Paella "from the farm"
This one-pan meal looks delightfully fancy and complicated, yet nothing could be simpler. This recipe is not about exact measurements, it is about pulling together fresh, seasonal ingredients, whatever you happen to have on hand that day and binding them together with rice and broth. This can be made with any combination of meats, such as chicken, rabbit, chorizo, and serrano ham or with seafood - think clams, shrimp, and crab. For the vegetables, I used whatever was ripe in the garden that evening, which happened to be vine-ripened tomatoes, jalapenos, wax peppers, sweet peppers, okra, squash flowers, and Malibar spinach. Just be aware of the cooking times of different vegetables and add delicate things like greens during the last few minutes of cooking or fresh herbs after the cooking is done. I learned to cook paella early in my marriage because my husband spent part of his teen years living in Gibraltar and missed Spanish food. I quickly fell in love with the versatility of this dish and how it can be uniquely expressive of the season and geographic location in which it is cooked.
1.5 lbs bone-in, skin-on chicken legs and/or thighs
1 lb pork chorizo
2 cups paella or arborio rice
2 tsp saffron threads
6 cups chicken stock
1 small onion, chopped
2 cloves garlic, chopped
Several cups of ripe, seasonal garden vegetables (tomatoes, sweet and hot peppers, okra, greens, fresh herbs)
1. Season chicken parts with salt and pepper and make meatballs out of the chorizo by breaking off roughly 2 Tablespoons of sausage and rolling them between your palms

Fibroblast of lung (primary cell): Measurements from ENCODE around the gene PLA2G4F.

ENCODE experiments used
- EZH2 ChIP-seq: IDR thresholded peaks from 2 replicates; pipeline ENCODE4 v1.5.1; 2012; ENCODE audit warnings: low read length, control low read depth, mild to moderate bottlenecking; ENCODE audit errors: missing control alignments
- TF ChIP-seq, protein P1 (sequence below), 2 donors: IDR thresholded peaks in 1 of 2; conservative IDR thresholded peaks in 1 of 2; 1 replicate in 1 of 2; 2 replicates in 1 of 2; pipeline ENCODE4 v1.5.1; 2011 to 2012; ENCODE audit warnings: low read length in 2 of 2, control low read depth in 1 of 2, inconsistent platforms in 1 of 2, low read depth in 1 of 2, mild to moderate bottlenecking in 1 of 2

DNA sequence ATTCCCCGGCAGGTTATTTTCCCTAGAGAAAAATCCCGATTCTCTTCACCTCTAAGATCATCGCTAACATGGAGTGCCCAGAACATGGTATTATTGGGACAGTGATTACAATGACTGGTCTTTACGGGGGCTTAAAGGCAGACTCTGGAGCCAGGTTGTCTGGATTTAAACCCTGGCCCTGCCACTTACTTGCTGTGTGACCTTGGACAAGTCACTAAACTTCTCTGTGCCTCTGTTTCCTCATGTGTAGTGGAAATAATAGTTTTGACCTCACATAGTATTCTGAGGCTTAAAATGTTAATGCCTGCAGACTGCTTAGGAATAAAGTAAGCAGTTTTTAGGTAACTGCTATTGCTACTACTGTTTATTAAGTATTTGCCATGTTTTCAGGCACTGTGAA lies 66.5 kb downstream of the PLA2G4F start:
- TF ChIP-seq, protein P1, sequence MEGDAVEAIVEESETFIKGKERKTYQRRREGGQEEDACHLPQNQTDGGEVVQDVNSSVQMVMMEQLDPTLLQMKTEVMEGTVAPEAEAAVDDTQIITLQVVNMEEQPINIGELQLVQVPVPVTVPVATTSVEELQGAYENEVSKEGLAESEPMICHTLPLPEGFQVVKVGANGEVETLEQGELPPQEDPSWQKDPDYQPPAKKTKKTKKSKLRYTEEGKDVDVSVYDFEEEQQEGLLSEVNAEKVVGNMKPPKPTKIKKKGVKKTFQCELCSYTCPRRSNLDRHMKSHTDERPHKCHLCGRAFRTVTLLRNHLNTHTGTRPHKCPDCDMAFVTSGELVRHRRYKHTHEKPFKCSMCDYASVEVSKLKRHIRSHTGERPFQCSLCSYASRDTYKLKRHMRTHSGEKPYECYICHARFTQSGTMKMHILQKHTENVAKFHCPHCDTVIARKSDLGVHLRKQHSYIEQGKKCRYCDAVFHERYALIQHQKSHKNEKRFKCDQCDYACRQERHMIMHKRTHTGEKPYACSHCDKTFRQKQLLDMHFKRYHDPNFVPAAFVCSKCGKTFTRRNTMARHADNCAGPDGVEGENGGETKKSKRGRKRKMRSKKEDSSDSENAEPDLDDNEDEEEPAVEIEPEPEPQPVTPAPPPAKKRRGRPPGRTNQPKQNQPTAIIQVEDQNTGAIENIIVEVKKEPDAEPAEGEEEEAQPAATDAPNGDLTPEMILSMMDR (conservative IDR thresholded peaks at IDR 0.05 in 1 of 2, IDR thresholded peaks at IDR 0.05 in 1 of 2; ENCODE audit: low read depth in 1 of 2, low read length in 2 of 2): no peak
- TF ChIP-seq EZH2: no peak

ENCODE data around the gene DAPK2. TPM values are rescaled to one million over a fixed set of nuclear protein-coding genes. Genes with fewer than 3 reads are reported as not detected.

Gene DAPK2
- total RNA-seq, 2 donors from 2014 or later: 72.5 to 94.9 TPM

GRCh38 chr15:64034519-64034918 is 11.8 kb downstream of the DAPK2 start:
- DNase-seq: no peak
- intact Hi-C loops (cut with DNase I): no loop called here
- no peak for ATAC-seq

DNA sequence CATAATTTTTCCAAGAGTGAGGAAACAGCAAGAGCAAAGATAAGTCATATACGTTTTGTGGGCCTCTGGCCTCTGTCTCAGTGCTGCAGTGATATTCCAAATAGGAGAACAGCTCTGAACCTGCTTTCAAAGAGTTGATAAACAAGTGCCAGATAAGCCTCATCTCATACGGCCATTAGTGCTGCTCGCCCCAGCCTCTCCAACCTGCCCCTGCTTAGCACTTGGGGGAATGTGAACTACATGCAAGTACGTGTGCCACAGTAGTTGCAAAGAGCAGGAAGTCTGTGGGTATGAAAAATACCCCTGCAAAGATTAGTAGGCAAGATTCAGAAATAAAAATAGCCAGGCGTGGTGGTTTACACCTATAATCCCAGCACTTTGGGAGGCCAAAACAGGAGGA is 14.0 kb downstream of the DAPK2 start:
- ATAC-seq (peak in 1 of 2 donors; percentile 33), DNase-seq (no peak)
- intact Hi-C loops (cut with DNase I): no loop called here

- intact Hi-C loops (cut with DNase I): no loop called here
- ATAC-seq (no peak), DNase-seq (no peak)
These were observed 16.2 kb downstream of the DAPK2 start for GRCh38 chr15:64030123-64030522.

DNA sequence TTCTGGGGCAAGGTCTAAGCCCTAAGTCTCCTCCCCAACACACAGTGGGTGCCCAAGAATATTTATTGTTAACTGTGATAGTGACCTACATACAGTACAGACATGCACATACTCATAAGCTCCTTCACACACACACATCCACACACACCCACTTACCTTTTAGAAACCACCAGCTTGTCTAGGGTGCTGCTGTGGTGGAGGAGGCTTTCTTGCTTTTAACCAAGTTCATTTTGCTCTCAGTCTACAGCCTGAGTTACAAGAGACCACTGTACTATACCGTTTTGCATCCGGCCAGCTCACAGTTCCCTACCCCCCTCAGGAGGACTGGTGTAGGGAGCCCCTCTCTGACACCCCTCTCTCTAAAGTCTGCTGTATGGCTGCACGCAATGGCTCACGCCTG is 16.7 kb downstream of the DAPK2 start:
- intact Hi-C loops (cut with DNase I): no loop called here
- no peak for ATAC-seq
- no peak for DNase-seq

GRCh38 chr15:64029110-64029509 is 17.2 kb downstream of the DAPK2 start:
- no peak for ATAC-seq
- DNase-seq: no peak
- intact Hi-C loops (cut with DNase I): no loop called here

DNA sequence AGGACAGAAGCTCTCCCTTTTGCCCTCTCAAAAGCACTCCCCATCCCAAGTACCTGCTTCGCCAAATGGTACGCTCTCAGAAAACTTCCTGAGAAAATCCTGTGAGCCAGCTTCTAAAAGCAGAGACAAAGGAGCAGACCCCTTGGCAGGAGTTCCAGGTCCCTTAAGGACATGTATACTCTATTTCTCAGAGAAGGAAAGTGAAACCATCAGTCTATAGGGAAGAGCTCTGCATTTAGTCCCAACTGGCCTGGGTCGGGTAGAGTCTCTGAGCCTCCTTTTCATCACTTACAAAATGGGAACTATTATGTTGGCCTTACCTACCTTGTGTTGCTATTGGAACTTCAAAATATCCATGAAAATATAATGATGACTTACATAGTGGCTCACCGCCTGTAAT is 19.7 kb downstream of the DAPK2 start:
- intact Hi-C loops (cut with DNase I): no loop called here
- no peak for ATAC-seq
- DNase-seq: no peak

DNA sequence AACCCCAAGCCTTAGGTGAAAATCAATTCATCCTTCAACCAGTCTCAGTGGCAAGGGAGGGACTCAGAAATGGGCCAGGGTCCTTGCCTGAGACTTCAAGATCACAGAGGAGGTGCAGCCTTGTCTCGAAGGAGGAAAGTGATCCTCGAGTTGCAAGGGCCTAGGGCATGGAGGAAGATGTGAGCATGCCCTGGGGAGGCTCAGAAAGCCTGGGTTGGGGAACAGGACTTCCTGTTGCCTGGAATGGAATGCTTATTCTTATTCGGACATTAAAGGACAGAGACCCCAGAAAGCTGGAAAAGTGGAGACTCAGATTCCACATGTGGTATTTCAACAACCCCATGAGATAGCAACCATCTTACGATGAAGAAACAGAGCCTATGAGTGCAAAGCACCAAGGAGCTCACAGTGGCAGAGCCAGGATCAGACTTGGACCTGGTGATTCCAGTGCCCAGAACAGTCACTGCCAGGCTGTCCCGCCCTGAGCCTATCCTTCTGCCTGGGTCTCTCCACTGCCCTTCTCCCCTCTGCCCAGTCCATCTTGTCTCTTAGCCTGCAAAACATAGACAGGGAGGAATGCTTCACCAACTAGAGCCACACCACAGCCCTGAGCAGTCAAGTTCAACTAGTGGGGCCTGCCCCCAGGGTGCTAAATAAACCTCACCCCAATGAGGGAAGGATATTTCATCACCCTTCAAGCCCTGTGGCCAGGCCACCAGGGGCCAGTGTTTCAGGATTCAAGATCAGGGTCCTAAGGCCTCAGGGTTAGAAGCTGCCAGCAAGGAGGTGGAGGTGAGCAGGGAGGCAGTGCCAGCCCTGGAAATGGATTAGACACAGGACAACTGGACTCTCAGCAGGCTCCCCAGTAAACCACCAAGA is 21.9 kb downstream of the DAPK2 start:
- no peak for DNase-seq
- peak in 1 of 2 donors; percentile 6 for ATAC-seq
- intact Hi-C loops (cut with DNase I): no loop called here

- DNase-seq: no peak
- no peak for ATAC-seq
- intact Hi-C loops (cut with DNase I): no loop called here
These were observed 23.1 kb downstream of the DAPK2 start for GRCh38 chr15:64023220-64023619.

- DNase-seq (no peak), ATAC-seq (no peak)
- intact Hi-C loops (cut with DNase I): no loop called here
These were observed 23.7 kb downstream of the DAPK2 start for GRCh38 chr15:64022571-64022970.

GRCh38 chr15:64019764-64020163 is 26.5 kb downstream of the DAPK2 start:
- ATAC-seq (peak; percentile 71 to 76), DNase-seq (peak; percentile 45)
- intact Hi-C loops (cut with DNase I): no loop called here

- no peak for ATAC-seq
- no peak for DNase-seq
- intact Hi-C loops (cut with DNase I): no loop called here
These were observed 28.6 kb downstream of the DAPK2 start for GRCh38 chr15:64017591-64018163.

2. Coat a large cast-iron pan with a couple of tablespoons of oil and preheat the pan over medium-high heat
3. Set a small pot with the chicken broth and saffron in it over low heat and keep warm. If you don't have saffron, don't fret, it will still be delicious without!
4. Add chicken to the preheated pan, skin-side down, then add the chorizo meatballs. Brown for 3-5 minutes until a nice golden color, then flip and brown on the other side. At this point, the meat will not be fully cooked. Remove meats from the pan and set them aside.
5. Turn heat down to medium and add onion to the pan. Cook until the onion is turning translucent and just starting to brown at the edges, then add garlic and stir for a few seconds. Don't burn the garlic!
6. Add rice to the pan and stir to coat in the oil and seasonings left behind by the meats.
7. Once the rice starts to toast add 1 cup of warm broth and stir until absorbed.
8. Add another cup of broth, then arrange the chicken and chorizo in the pan.
9. Cover the pan (if your pan doesn't have a lid, just tent it with aluminum foil)
10. When the second cup of broth has been absorbed by the rice, add a third cup of broth and gently stir the rice without disturbing the meat.
11. Now add your longer cooking vegetables like tomatoes, peppers, okra, or beans.
12. Recover the pan but peek at it every few minutes so you will see when more broth needs to be added.
13. Continue adding broth 1 cup at a time. When you have added the final cup of broth add in any sturdier greens like chard, spinach, or kale.
14. Recover and cook until the last of the broth has been absorbed.
15. Check the temperature of the chicken, which should be at least 165°F.
16. Remove from heat, garnish with fresh herbs and flowers, and serve.